Tag Archives: Slavery

What the Modern World Owes Slavery – commentary

 Black History Month – February

The Bleached Bones of the Dead: What the Modern World Owes Slavery

Monday, 24 February 2014 – By Greg Grandin, TomDispatch | Op-Ed TRUTHOUT

Slaves working on James Hopkinson's plantation.
Slaves working on James Hopkinson’s plantation. (Photo: Henry P. Moore) >>

Many in the United States were outraged by the remarks of conservative evangelical preacher Pat Robertson, who blamed Haiti’s catastrophic 2010 earthquake on Haitians for selling their souls to Satan. Bodies were still being pulled from the rubble — as many as 300,000 died — when Robertson went on TV and gave his viewing audience a little history lesson: the Haitians had been “under the heel of the French” but they “got together and swore a pact to the devil. They said, ‘We will serve you if you will get us free from the French.’ True story. And so, the devil said, ‘OK, it’s a deal.'”

A supremely callous example of right-wing idiocy? Absolutely. Yet in his own kooky way, Robertson was also onto something. Haitians did, in fact, swear a pact with the devil for their freedom. Only Beelzebub arrived smelling not of sulfur, but of Parisian cologne.   Continue reading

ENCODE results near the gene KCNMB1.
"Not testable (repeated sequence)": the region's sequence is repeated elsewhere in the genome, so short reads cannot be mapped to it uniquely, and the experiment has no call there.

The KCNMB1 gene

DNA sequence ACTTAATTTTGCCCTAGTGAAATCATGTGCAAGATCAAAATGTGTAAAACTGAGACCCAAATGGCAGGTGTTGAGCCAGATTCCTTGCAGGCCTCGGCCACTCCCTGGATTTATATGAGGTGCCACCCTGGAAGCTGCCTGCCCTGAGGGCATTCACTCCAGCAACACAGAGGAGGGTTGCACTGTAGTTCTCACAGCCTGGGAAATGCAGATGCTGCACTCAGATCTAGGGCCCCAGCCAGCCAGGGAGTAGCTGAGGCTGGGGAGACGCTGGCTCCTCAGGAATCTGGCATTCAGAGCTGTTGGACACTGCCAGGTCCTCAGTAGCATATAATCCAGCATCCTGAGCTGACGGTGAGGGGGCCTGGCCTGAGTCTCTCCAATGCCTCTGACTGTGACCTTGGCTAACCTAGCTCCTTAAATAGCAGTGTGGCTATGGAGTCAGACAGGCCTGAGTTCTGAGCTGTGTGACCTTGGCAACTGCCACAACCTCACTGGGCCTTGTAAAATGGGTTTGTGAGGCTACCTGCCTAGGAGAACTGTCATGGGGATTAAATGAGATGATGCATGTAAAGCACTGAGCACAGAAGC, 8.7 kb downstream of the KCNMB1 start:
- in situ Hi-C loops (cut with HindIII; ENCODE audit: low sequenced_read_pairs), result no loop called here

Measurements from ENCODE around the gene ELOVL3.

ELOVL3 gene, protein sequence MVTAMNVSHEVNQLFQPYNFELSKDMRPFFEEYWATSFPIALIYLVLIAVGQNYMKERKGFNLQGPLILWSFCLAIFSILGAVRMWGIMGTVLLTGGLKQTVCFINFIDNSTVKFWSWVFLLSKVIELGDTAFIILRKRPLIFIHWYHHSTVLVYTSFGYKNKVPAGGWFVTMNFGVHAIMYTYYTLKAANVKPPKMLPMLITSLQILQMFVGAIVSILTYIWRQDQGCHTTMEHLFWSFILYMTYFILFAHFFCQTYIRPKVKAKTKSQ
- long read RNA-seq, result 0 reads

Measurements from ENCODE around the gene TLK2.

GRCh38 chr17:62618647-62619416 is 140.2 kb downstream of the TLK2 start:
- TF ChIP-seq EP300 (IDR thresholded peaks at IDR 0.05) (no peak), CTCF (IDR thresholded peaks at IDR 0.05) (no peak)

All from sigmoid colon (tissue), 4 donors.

Emancipation – commentary



On August 1, 2013, it will be 179 years since slavery was abolished in this country – and in the rest of the British Empire, for that matter. As a national Public Holiday, we should be reminded that it is a day that should be commemorated by all Guyanese. Not only because we are citizens of this country but because we are the inheritors of the legacy of those who fought and died fighting that epitome of man’s inhumanity to man.

It was an institution of which the world had never seen before – and hopefully will never see again. There are those that like to mention that there was slavery before our “New World” slavery that dragged millions of Africans across the Atlantic and plunged them into a world in which even their humanity was denied.    Continue reading

Legacies of Empire: the Good, the bad and the ugly – Sir Ronald Sanders

Legacies of Empire: the Good, the bad and the ugly